Priming The Pumps Again

By: Michael Ashton | Mon, Sep 5, 2011
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The stock market, which was recently dubbed "insanely cheap" by a number of observers, is in the process of getting even-more-insanely cheap.

In any event there is little debate that it is getting cheaper. Whether or not the market is cheap is a different question. There is a natural tendency - it's called the 'recency effect' - for human beings to place greater weight on things which have happened recently than on things which happened long ago, even if the ones which happened less-recently should also carry a great weight. This is why, when the Internet bubble unwound and many stocks lost 80-90%, brokers were calling you all the way down to persuade you to buy Lucent or CMGI, or some other dog at 20%, 40%, or 60% off. "It's very cheap! CMGI traded at $150 just three months ago, now it's $50!" (Note: I looked it up because I was curious. CMGI, which is now "ModusLink Global Solutions Inc" (MLNK), trades at 3.84 versus a split-adjusted high over $1500).

So when people say that stocks look "cheap," I think in many cases that what they mean is that they are cheaper. And indeed they are. The S&P at 1174 is definitely cheaper than at 1350. But the landscape has also changed, the risks have evolved, and investors' alternatives have changed.

Let's look at the ways the landscape has changed, just since Friday.

(1) Nonfarm Payrolls was weak. It wasn't an unmitigated disaster, but it was pretty bad. Payrolls printed exactly zero. You can add 45k back to 'correct' for striking Verizon workers, but downward revisions to the prior two months were 25% more than that, so it's no salvation. Almost as much of a concern were the decline in hourly earnings (-0.1% versus +0.2% expected) and the average workweek (down 0.1 hour), the combination of which implies weak income growth. The Unemployment Rate stayed at 9.1%, which is something of a triumph - but a hollow triumph given the rest of the number.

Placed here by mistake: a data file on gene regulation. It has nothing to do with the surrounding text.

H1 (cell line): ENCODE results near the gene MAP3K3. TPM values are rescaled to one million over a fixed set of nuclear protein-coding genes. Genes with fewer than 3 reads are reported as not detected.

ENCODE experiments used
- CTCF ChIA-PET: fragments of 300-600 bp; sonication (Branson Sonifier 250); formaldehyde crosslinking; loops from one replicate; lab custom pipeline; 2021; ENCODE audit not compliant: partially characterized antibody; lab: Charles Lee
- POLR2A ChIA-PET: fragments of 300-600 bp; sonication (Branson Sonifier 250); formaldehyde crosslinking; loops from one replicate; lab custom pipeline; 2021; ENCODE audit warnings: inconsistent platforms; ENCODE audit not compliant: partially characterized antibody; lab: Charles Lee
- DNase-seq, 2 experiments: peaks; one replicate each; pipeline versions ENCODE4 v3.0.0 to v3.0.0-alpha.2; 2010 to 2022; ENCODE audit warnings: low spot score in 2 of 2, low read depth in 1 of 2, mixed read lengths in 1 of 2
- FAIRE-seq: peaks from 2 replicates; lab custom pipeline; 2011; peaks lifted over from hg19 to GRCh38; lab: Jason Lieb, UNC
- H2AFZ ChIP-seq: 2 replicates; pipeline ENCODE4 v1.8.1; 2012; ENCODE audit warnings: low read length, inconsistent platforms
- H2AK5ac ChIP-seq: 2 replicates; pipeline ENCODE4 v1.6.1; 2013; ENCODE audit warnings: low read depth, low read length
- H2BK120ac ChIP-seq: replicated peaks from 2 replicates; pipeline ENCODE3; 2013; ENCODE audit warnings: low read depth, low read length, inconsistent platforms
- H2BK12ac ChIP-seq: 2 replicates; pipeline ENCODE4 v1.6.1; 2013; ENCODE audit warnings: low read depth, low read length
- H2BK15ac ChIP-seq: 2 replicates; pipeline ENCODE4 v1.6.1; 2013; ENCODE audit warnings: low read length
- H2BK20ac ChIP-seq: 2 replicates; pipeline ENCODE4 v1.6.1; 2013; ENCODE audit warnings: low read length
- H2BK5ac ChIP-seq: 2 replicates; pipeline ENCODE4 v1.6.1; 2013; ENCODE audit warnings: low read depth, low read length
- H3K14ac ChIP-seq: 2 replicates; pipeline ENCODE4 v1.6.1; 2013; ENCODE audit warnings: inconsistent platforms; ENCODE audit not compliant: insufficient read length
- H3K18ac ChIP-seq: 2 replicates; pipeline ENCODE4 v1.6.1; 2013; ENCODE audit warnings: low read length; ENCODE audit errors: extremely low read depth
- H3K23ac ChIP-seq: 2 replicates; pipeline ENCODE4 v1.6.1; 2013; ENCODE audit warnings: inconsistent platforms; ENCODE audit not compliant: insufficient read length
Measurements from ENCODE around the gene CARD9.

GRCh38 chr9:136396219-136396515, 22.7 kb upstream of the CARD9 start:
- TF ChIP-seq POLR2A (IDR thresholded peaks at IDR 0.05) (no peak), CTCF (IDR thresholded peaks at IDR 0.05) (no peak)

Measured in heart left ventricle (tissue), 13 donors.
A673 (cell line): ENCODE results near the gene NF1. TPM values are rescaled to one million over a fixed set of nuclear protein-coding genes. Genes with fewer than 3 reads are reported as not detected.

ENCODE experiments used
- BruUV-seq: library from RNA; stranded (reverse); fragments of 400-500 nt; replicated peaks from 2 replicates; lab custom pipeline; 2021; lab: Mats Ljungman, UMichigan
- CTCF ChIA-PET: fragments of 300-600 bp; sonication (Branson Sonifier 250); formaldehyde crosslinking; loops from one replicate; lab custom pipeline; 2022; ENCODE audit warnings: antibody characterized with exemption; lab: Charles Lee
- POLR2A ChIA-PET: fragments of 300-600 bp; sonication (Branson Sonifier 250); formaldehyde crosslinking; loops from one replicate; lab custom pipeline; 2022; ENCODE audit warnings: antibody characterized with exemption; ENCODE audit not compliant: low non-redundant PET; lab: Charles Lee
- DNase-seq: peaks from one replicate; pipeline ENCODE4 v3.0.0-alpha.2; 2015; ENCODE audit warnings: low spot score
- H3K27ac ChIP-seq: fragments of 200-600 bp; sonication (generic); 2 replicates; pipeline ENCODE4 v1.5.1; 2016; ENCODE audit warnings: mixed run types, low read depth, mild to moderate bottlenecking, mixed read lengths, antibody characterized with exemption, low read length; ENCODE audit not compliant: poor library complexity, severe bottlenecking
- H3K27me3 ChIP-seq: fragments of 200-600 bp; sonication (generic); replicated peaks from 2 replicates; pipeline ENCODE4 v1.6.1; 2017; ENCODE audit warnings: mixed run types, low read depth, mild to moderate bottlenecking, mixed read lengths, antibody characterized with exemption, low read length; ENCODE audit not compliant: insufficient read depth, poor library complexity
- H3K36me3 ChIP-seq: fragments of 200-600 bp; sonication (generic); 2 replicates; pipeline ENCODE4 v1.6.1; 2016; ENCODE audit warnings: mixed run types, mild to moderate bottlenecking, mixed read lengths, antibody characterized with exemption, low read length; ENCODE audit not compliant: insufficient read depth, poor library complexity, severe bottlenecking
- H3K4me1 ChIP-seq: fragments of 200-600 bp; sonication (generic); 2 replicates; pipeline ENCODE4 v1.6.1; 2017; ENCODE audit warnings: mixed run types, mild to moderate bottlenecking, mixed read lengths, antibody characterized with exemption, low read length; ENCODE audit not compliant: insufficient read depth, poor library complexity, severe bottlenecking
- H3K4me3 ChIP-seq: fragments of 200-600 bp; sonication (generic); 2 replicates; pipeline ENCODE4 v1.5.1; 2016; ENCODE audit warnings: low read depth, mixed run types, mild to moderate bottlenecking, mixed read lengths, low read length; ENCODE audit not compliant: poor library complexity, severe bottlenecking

(2) "IMF Said To Oppose Push for Greek Collateral in Potential Snag" (Bloomberg) - So, if the Greeks post collateral to satisfy Finland, then the IMF will get antsy because it "would deny the IMF priority creditor status and violate Greek bondholders' rights." If the Greeks don't post collateral, then Finland will likely prevent unanimity in a rescue ... which can potentially block a rescue of Greece.

(3) "Lenders suspend Greek bail-out talks." (Financial Times) It seems that somehow Greece is missing its budget targets. This is nearly as surprising as the news that PETA thinks "fur is murder." Greece's official shortfall is only $1.7bln, which is peanuts compared to what is at risk, but there is eventually a straw that breaks the camel's back. In this case, the EU, IMF, and ECB walked out of talks about the next tranche of the Greek bailout. I suspect that Greece will call their bluff and these entities will cave in, but - one never knows. To be sure, I have always thought the Greek "rescue" had approximately zero chance of success, but I am surprised this is happening so quickly. The Greek 2-year yield is now at 44.5%, up 249bps today, and the 10y is at a new high of 17.60% (up 69bps today). The bonds are trading essentially recovery value only - pricing in a virtual certainty of default.

(4) The party of German Chancellor Angela Merkel, who has continued to do just enough to help the EU hold together despite her protests, lost an election this weekend. Merkel's party has now lost all six elections held in Germany this year. The elite in Europe still want Europe at any cost, but the proletariat does not. The problem for the elite is that at some point, they must answer to the proletariat and they are beginning to be rather ticked off at being ignored.

And the markets aren't really happy about it either. If Germany begins to waver, the whole edifice gets shaky. Today Italian 10-year yields are up 29bps to 5.54% (see Chart), and Spain's are +12bps to 5.21%. Remember that the ECB moved in to push these yields down below 5% several weeks ago. Apparently, they got tired of running interference, or began to see the writing on the wall that they're not going to be able to buy allthe bonds, or are concerned about the fact that some people - I confess no direct understanding of the issues - are saying the ECB bond purchases were illegal to begin with. I don't really get that, but the chart below speaks volumes. Investors - including a lot of banks - are plainly saying "Game On!"


Seems like the ECB bid isn't there any more!

The equity markets are obviously not enjoying the combination of weak growth, election losses, missed austerity targets, and balky creditors. The Euro Stoxx 50 fell 5.1% today, and recorded what was easily its lowest close of the year although the spike lows from last month are still holding for now (see Chart).

Stoxx50
Euro Stoxx 50 is looking ugly. This is the year's low close.